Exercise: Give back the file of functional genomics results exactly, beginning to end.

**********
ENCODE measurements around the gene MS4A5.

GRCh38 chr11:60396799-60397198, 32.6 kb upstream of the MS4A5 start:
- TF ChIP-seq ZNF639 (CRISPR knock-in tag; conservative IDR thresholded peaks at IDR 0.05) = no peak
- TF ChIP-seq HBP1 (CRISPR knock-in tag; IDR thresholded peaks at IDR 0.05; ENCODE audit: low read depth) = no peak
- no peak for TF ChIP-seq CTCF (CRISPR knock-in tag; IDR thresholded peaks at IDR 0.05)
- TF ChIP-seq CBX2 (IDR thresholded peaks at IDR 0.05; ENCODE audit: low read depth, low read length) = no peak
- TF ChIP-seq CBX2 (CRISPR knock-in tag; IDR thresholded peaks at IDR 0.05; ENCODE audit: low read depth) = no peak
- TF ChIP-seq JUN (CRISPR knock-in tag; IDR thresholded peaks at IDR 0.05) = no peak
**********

ENCODE measurements around the gene MS4A5.

GRCh38 chr11:60396799-60397198, 32.6 kb upstream of the MS4A5 start:
- TF ChIP-seq ZNF639 (CRISPR knock-in tag; conservative IDR thresholded peaks at IDR 0.05) = no peak
- TF ChIP-seq HBP1 (CRISPR knock-in tag; IDR thresholded peaks at IDR 0.05; ENCODE audit: low read depth) = no peak
- no peak for TF ChIP-seq CTCF (CRISPR knock-in tag; IDR thresholded peaks at IDR 0.05)
- TF ChIP-seq CBX2 (IDR thresholded peaks at IDR 0.05; ENCODE audit: low read depth, low read length) = no peak
- TF ChIP-seq CBX2 (CRISPR knock-in tag; IDR thresholded peaks at IDR 0.05; ENCODE audit: low read depth) = no peak
- TF ChIP-seq JUN (CRISPR knock-in tag; IDR thresholded peaks at IDR 0.05) = no peak